You actually do this if you are peel plying. The part against the plastic will be smooth when it cures.
That is pretty much it.
Once you get ready and set on go I'll make a detailed step by step post.
In the mean time there is several how to articles and videos over on Bateau.com that shows mixing and laminating.
Your finish. I don't know what you want the exposed part of the transom to look like. If you glass and want to fill the weave you have a couple of options.
Quickfair is a systems 3 product. Sort of expensive. I wouldn't mess with it on this project. On a boat hull I would say spend the money.
Multiple coats of epoxy. Just uses more epoxy.
The option I would use is micro balloons. Microscopic spheres mixed into the epoxy. It's like the bondo of boatbuilding. Couple of coats with a putty knife and and orbital sander and it will be ready to prime and paint.
Primer. All primers don't work well with epoxy as far as bonding.
One I can attest to is brightsides Primecoat. 2 part and has to be thinned with Brightsides 333N. A quart would be a plenty. Somewhere around 30 bucks. The thinner is about 24 a quart. I looked into making my own by searching for the MSDS on it. There is about 6 ingredients and just isnt worth trying to find them all or the acid that goes in it.
I assume the acid etches the epoxy.
At any rate you'll have to paint over the epoxy as UV will eventually break down epoxy.
I can probally help you out with wood flour. I usually buy 5 pounds at the time. I need to rotate some stock. If it just sits and sits it's going to draw moisture.
"The brand Marine epoxy is about the cheapest thing going and it's damn good epoxy."
Yep, that is what I have been looking at. It has decent reviews and a decent price.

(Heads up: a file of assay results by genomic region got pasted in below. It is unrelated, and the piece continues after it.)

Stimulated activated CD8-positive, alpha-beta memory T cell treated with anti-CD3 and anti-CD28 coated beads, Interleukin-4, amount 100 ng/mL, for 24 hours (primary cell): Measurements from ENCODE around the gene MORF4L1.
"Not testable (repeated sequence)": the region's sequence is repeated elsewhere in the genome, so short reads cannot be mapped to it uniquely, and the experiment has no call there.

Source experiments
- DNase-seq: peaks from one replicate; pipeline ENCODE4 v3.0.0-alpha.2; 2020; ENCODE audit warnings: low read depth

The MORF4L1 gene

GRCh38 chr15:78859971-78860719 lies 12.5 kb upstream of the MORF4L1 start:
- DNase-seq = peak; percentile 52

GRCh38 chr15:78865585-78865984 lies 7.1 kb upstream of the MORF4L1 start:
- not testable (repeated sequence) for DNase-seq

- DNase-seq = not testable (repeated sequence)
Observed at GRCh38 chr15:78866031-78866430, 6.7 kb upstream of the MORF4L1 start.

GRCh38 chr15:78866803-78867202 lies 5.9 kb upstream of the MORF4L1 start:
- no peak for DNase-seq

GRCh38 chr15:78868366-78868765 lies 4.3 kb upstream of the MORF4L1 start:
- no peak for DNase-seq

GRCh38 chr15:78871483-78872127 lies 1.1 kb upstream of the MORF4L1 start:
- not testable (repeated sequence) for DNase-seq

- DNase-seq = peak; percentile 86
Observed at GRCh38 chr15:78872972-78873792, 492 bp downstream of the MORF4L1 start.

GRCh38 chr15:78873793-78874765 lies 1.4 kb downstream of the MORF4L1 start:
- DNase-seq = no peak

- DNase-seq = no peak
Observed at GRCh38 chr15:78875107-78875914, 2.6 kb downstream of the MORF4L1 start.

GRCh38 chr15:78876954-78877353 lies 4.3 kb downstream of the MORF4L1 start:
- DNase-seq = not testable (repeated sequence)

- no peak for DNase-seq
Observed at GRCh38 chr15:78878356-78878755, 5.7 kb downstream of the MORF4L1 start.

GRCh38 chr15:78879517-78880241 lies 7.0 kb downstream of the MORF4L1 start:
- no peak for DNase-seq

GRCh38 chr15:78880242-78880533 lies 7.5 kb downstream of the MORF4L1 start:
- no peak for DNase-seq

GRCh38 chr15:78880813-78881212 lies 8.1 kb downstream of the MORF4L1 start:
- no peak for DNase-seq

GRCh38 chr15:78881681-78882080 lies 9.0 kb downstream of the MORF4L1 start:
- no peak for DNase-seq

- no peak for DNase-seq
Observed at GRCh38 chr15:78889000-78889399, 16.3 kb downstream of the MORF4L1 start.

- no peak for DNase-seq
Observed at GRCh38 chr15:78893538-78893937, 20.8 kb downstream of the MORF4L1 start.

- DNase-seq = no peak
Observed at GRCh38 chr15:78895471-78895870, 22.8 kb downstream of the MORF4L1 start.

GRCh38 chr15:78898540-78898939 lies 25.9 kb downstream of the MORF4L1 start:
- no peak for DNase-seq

"and videos over on Bateau.com "
Have those, and a couple others, "favorited" already.
I am thinking that I can skip a "finish", the finished product should never see the sun unless I have to rip her apart again.
In that case you probally got a 3 day job in getting the transom ready to install
Best way to get the most out your day with epoxy.
Work with your epoxy first thing in the morning early.
By late afternoon you'll be able to work with some more epoxy.
So that is twice in a day you can have hands on.
Spend the first day precoating everything twice.
Second day glueing and glassing.
Third day drilling and filling holes.
And on the 4th day drink beer.
I'm going to build me a boat this time. Well unless somebody offers me good money for it.
But seriously my next build is solely intended for my use.
So many plans to choose from but I have my heart set on a 22x8-1/2 center console bay boat.
I'm still screwing around with a budget for the build. My goal was to come in at 16,000 turn keyfish ready. It will be a hard nimber to stick to with a T-Top and electronics. I would like to spring for an aluminum trailer too.
It will be a valued around 40k.
Mark when the time is right and you start your build i hope you post pic's as the build come's along , I know it will be long project but it would be cool to see the build as it take's place.
It's going to be A pretty big hull as most are. The sad thing about pictures is that you lose alot. A picture doesn't do them justice.
Same with a fish.
Modern space age materials. That big of a boat maxes at 120 HP. She'll handle alot more engine then that though if you do the calculations.
120 HP will be plenty. Alot lighter then an all glass boat.
"And on the 4th day drink beer.'
Sound advice!! :smile2:
Well I just threw that in there because it sounded right.
If i have sandpaper in my left hand I have a beer in the right hand.
If I've got the jugs of epoxy out, I got an open beer right beside them.
It's a motivational thing.
Good to know that we can agree on something! :wink::smile2:
I very very rarely drink at home.
At the shop is a different story. I've got to be doing more then sitting in a recliner while drinking beer.
Even the new mower came with a beer holder.
As far as a boat. Don't worry, those water rings that a sweating beer leaves behind sand out pretty easy.:smile2:
Only one thing sands easier. The bugs in the epoxy.
Yep, I have gotten to be that way over the years.
Even drinking parties involve tools and projects.
The "work" ran off a lot of freeloaders that used to hang around.:wink:
My crowd's phone conversations often go like this,,, "Hey, I need help with....." and the only acceptable answer, short of a death in the family, is,,, " Will work for beer, what time you need me there?
Boy I wish you guys lived closer- You are both my kind of people:smile2::smile2::smile2::smile2::smile2:
All you need is a U Haul
You wouldn't be the first nor last to flee south.:wink: